Hot Flavors Add Extra Spice to Today's Food and Beverages

After the meteoric success of sriracha, there doesn't appear to be a limit on how hot foods can go.

By Lauren R. Hartman, Product Development Editor

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Another of the company's products, Venom, boasts a warning label indicating it's "the hottest salt in the world." Not for the faint of heart, Venom is crafted to produce a flaming-hot, scorching flavor, made with light, flaky sea salt and Trinidad scorpion peppers, said to be hotter than ghost peppers. "It's suitable for manufacturers looking to add a lot of spice to hot sauce-branded items and other on-trend pepper products, from snack foods to spice rubs," says Saltworks' Megan O'Keefe.

One of the company's most in-demand flavors, Fusion Sriracha Sea Salt combines the bold, tangy heat of Thai sriracha chili sauce with pure, crunchy flake sea salt. Other hot salts are chipotle, habanero, ghost pepper and jalapeno. Saltworks also makes cooler but equally unusual salts in black truffle, espresso and matcha, among others.

Candy also has its own spin on spicy. One of Mars' three new peanut M&M flavors hitting store shelves this spring is Chili Nut (along with Honey Nut and Coffee Nut). The sweet heat of Chili Nut was a standout during testing, Mars says, and was a leading flavor concept in focus groups.

Flavorful hot is in, Schaefer says. "The Mexican chili varietals and international hot sauces are starting to gain a lot of momentum," he points out. "They have heat with good flavor depth, so it’s not just hot for hot's sake. Sriracha and Gochujang, Harissa and Sambal Oelek are starting to enter that adaptation phase of a trend."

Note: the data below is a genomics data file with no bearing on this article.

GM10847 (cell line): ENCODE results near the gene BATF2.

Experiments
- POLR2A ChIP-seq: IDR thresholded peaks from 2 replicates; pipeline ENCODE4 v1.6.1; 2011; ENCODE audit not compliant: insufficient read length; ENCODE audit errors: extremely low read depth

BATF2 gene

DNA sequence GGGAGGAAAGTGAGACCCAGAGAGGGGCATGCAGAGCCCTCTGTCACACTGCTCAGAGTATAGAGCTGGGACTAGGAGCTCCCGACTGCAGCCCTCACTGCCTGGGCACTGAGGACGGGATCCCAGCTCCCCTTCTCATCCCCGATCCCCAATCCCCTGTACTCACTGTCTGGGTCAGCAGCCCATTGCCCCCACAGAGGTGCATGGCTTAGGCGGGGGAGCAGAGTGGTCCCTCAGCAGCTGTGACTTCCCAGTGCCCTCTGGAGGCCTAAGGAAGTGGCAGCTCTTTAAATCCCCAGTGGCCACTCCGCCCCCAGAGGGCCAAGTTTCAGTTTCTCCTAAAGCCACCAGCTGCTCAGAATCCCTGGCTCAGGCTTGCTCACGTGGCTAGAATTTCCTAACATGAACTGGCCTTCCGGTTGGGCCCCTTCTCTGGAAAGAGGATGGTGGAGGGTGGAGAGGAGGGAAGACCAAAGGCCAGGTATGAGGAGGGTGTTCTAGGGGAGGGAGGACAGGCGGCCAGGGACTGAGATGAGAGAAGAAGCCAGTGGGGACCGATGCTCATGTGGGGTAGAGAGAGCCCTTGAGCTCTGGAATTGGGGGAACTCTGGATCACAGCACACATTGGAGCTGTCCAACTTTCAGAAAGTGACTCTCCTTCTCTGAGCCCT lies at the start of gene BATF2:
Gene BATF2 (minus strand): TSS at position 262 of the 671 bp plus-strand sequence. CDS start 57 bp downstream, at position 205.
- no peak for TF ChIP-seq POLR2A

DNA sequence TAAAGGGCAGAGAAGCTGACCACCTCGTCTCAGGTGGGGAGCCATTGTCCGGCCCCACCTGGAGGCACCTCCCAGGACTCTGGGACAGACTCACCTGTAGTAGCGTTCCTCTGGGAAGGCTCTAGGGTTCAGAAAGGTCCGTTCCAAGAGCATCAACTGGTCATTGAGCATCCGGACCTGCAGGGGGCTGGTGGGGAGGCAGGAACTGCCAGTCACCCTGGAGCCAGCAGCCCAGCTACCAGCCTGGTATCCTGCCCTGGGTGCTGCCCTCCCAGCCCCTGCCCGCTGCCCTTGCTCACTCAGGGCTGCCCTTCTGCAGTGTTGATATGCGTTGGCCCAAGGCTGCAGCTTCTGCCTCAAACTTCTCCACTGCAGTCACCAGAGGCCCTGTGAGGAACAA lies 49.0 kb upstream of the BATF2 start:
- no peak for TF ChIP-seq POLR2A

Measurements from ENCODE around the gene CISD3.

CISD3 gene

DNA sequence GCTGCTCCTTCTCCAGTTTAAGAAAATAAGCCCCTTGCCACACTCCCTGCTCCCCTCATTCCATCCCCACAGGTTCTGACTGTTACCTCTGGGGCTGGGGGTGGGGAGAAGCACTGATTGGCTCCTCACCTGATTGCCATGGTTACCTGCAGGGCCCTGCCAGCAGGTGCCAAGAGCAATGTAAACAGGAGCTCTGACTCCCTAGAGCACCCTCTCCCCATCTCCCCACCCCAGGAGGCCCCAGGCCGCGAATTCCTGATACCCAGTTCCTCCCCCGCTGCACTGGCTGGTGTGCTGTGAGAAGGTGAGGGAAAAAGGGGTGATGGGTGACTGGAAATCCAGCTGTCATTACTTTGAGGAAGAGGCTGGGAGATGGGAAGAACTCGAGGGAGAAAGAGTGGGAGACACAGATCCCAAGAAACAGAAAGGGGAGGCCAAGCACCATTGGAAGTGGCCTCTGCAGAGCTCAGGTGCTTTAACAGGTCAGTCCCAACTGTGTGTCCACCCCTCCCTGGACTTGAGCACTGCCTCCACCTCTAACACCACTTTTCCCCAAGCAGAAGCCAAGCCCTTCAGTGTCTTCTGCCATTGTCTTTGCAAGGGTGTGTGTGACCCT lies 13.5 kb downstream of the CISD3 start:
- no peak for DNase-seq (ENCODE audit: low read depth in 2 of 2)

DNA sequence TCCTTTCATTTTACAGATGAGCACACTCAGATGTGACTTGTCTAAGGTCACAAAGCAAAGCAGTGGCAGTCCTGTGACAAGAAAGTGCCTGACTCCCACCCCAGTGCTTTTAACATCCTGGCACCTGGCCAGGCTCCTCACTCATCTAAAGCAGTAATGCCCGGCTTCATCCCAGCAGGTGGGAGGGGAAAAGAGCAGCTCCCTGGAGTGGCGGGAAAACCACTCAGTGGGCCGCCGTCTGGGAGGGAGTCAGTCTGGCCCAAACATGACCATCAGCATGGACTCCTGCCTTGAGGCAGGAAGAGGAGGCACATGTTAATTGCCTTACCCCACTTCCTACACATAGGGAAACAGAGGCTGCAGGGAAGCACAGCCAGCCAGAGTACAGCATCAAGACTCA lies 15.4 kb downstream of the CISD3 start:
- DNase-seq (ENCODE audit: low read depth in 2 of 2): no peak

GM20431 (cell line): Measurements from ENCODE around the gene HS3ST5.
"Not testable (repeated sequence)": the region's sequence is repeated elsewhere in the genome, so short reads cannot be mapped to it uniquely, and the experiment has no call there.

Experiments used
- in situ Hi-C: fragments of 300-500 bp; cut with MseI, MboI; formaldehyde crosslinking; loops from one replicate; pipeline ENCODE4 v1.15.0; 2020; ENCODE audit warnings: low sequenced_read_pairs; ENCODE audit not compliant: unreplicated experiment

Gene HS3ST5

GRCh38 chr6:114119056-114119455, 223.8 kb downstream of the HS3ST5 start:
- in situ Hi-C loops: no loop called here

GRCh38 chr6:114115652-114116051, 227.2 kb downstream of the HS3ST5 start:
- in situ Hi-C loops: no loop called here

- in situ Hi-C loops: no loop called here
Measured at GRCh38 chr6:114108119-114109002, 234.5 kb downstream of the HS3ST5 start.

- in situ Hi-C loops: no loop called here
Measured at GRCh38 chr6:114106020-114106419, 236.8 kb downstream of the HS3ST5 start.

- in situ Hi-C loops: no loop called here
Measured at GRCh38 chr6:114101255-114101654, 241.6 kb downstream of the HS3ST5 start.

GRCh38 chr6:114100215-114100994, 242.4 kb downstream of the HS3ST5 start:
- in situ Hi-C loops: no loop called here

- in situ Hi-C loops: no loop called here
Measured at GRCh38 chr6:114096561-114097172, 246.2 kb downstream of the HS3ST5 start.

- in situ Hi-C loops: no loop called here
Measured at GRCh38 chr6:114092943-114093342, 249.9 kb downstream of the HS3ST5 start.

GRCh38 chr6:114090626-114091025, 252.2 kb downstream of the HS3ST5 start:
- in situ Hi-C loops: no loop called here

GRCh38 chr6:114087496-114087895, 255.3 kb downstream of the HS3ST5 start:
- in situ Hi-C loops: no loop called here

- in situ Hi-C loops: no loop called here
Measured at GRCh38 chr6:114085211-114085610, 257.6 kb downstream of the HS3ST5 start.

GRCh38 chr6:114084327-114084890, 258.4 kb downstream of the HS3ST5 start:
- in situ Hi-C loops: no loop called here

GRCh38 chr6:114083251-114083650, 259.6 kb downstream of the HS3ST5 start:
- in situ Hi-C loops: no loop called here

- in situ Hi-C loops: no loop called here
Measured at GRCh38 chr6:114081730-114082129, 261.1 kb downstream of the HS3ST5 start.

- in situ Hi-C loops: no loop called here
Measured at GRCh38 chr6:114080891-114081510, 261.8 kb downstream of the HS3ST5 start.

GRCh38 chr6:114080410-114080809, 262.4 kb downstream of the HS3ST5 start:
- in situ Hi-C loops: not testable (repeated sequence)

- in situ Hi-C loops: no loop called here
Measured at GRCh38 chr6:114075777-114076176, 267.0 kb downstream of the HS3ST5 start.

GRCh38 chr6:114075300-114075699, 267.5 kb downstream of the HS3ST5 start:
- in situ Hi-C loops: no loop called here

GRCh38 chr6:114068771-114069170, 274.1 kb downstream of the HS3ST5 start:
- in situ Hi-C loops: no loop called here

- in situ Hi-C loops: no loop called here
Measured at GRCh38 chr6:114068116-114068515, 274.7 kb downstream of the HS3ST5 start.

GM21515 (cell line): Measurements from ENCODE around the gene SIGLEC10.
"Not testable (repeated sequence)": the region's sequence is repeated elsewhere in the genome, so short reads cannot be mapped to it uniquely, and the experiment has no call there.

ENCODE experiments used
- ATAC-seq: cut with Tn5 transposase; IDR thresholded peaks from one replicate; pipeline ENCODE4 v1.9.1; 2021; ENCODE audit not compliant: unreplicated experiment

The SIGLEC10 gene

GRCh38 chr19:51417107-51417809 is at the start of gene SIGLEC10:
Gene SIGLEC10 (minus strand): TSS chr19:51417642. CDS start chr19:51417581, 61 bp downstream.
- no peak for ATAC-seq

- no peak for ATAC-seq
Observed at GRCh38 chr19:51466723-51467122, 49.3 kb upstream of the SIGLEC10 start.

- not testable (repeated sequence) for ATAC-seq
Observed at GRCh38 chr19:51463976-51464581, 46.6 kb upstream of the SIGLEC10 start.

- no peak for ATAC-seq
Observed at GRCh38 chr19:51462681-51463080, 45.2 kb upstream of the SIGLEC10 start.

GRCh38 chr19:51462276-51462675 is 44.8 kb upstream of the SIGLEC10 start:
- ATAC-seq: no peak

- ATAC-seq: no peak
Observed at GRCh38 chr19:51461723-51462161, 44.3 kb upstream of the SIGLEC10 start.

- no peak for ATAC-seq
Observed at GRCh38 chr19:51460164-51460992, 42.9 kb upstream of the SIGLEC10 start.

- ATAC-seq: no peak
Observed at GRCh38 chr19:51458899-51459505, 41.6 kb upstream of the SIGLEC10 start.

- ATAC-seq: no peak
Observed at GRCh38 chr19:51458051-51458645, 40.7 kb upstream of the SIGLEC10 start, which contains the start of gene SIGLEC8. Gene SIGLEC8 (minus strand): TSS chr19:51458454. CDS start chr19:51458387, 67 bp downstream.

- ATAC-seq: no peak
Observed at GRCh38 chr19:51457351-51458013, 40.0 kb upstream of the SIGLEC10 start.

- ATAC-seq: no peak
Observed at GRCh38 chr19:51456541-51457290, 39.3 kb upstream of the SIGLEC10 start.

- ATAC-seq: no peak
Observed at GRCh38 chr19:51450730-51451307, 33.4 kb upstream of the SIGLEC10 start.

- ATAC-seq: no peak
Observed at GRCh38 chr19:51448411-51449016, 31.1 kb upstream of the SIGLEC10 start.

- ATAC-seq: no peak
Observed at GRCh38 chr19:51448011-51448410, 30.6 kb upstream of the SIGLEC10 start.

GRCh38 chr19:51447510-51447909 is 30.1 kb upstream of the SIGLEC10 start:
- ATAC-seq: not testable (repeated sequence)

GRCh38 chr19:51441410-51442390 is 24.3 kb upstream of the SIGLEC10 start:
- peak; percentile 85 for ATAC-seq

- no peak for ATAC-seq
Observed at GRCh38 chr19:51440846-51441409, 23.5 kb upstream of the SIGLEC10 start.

'Punching bland in the face'

It's happening in mainstream foodservice, as well. Burger King in 2009 introduced the Angry Whopper, with spicy crispy onions, jalapeños, pepper jack cheese, bacon, tomatoes, lettuce, mayonnaise and spicy "Angry Sauce." But that wasn't hot enough. The chain recently unleashed the Angriest Whopper − a grilled beef patty featuring, "angry" onion petals, jalapenos and a spicy "angry" sauce described as "intense," all couched between a bright red bun with hot sauce literally baked into it.

What fast-food chain doesn't have a spicy chicken sandwich? Buffalo Wild Wings and Popeye's Louisiana Kitchen were founded on spicy chicken.

New sauces from Lee Kum Kee hit stores nationwide in March. The Sriracha BBQ sauce adds a tasty kick to chicken and pulled pork or as a dip or marinade. The Sriracha Stir-Fry Sauce and Panda brand Ready Sauce for Honey Sesame Chicken can jazz up vegetables, upgrade shrimp cocktail and create authentic Chinese-style dishes in minutes. Panda Ready Sauce for Korean BBQ Stir-Fry gives classic Chinese entrees real zip.

Korean BBQ is also a new sweet and spicy flavor of Jack Link's flame-grilled pork jerky, which, after a special new process is finished over an open flame to provide an authentic aroma and highlight flavors of the pork, double toasted sesame seeds and caramelized brown sugar.

Indian food hits hot flavor buttons and fits in with the healthy trend, as many choices include fruits and vegetables as well as bold, exciting flavors and spices. Saffron Road's simmer sauces in pouches incorporate enough spices to fill a bazaar. They include Harissa, made from piri piri red peppers, Korean Stir Fry, containing pungent Korean gochugaru peppers and smoky Moroccan, with dates, tamarind, turmeric and paprika.

There are many reasons why hot food is firing up so many food market channels, sums up Stuckey. There are far more ethnic restaurants and packaged food brands, consumers are more food savvy, and there's a great influx of immigrants who love chilis, curry, pepper and mole sauces from around the world.

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